The breakdown in relationships between SIC councillors and officials is “a two-way street” and some officials have been “less than respectful” in their dealings with members, according to councillor Gary Robinson.
Mr Robinson told the Accounts Commission’s two-day hearing that he had been talking for some time about the need for “truth and reconciliation” among those involved in the destabilising events of the past year.
He was appearing alongside five fellow councillors who submitted a formal complaint to convener Sandy Cluness about former chief executive David Clark’s conduct in office. The complaint was leaked to the media, but Mr Robinson said there would have been nothing to be gained by the six councillors revealing its details. Indeed, it would have been “entirely detrimental” to their cause.
Speaking more generally, he said some councillors had felt at times there was no option but to voice their feelings on certain issues publicly out of “sheer frustration” after receiving “less than respectful” responses or, in some cases, no response at all to enquiries to officials.
In his submission, Mr Robinson said he was concerned that officials appeared to be following “a party line” and he told panel members he felt work needed to be done to ensure correct procedures are followed as a matter of course within the SIC. He added that there “always [seems to be] an assumption that it’s a member” that is leaking confidential details to the press.
Mr Robinson and close ally Jonathan Wills were repeatedly asked if they felt their criticisms of Mr Clark had constituted a breach of the councillors’ code of conduct. Dr Wills – who was cleared of such a charge by the Standards Commission last month – reacted angrily to that line of questioning, saying if panel members believed that to be the case then they should submit a complaint against him themselves.
Dr Wills said he accepted there was a need to rebuild relationships but he was finding that difficult because of the “vexatious complaint” to the Standards Commission. The complaint was made by convener Sandy Cluness, vice-convener Josie Simpson, deputy chief Hazel Sutherland, head of legal Jan Riise and Mr Clark.
He said it was difficult to work with people who “appear to have withheld evidence”, referring to his accusation that Mr Clark had threatened him with violence in a phone call, and said Mr Cluness had treated him with “hostility and condescension” since he was elected in early 2008.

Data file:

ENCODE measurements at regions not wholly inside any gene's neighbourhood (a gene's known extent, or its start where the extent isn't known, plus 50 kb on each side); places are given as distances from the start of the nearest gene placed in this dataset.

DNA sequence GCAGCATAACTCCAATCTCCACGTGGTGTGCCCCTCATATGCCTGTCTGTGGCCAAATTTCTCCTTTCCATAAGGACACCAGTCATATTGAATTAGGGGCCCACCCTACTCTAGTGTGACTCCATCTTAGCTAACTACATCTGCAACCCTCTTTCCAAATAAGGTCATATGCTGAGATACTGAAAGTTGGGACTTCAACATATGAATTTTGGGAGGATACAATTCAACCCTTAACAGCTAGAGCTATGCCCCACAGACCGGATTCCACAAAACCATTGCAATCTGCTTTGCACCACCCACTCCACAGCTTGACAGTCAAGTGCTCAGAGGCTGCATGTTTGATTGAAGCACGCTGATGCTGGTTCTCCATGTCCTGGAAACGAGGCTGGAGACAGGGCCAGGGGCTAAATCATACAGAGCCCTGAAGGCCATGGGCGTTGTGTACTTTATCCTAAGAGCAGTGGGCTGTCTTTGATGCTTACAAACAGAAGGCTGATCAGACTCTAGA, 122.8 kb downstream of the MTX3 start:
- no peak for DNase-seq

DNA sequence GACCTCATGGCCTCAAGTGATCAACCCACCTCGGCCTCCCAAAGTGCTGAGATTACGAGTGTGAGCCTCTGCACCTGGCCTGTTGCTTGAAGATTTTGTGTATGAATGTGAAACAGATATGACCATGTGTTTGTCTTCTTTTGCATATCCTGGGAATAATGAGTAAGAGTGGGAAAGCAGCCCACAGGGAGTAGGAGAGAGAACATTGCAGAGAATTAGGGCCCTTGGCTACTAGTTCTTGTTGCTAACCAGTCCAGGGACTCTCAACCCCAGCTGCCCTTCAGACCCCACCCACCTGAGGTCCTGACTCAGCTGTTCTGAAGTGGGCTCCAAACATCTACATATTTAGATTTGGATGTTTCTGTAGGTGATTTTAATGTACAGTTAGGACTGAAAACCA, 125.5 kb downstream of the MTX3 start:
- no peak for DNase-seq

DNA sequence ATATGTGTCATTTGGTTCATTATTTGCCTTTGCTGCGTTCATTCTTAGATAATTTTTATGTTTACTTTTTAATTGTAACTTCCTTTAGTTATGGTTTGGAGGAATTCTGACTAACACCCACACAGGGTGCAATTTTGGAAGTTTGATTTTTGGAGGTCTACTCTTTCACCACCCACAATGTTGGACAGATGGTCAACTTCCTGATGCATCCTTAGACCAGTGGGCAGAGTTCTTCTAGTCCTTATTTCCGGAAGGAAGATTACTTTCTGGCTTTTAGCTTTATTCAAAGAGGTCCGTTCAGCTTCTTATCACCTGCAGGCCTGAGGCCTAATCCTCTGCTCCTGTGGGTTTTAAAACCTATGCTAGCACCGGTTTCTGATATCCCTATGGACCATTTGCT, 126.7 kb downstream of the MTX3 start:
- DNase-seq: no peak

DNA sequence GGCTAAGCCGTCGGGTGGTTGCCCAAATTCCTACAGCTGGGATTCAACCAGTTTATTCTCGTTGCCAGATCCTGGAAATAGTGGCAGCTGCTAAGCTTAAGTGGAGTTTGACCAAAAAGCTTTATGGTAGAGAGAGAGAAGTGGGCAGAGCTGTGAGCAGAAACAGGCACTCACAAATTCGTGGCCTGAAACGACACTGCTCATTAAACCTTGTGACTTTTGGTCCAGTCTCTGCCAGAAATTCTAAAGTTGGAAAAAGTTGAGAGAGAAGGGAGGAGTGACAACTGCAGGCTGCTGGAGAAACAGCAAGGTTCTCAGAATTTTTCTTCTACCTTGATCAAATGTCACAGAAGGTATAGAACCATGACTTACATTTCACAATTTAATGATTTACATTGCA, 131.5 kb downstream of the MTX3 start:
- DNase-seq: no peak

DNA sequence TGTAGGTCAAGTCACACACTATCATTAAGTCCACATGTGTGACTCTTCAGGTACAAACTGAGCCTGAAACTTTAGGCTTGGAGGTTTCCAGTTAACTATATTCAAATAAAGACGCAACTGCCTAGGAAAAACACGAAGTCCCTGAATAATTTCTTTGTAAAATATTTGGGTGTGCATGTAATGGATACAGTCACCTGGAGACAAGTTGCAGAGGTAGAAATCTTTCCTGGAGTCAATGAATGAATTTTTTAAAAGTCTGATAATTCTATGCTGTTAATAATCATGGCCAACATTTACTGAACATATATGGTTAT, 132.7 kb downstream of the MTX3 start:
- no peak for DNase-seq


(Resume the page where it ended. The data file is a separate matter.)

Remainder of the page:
Dr Wills hit out at Mr Clark’s submission to the hearing, which he described as “fantasy”, particularly rejecting the suggestion that he and Mr Robinson had been instrumental in bringing a reporter from The Sun newspaper to Shetland ahead of an article it published in January about Mr Clark‘s private life.
He said he had met a journalist from the tabloid and tried to get him interested in what he saw as the political failings of the council, but had told him that the chief executive’s private life was “none of my business”. Dr Wills added: “I will not be smeared by this man [Mr Clark] any longer.”
Gussie Angus backed Mr Robinson’s call for members to meet together privately to discuss a way forward for the next two years “in a mature and adult fashion”.
The panel suggested that councillors needed to find ways of working together in the future which would allow them to disagree on issues “without being disagreeable about it”.
The six councillors were in broad agreement that the council’s number one priority was getting its finances under control. The local authority is attempting to save £10 million in 2010/11 and will have to hack even more from its annual spend next year.
Referring to an earlier suggestion from Audit Scotland staff that there appeared to be a lot of onus on playing the “blame” game, Mr Angus said he felt “a lot more unites us than divides us” as councillors but that it was not possible to move on entirely “until we can deal with the baggage we’re all carrying”.
With regard to the meeting at which members gave Cosla and their external lawyers the authority to negotiate a settlement with Mr Clark, Mr Robinson said he did not consider the final settlement “bore any resemblance” to what he had signed up to on 19th February.
He suggested the council had failed to clearly define the “power, authority and budget” for the £285,000 payoff to be made and he had expected the deal to go back before councillors for final sanctioning, which did not happen. “There was no clarity as to how much that deal was going to cost,” he said. “It effectively could have been a blank cheque.”
Another of the six complainants, Cecil Smith, said he did not want to see Mr Cluness blamed for what happened because he had “found himself very isolated” over the complaint against Mr Clark. “We shouldn’t point the finger at him.”
Dr Wills said he had backed some of Mr Clark’s initiatives, most notably the installation of Robert Sinclair as head of capital programme as the SIC wrestles with a host of major infrastructure projects on its wish list.
In the closing remark on the first of two days of evidence another of the six, Andrew Hughson, explained he had taken part in a couple of “very agreeable” meetings with Mr Clark earlier in his tenure.
Mr Hughson last year raised concern about the manner in which Mr Clark appointed a former business associate, Andrew Laidler, to carry out a review of the new Anderson High School project. “I am not responsible [for what happened],” said Mr Hughson. “The blame lies with David Clark himself.”
Mr Clark will give his evidence to the hearing at 10am on Tuesday morning.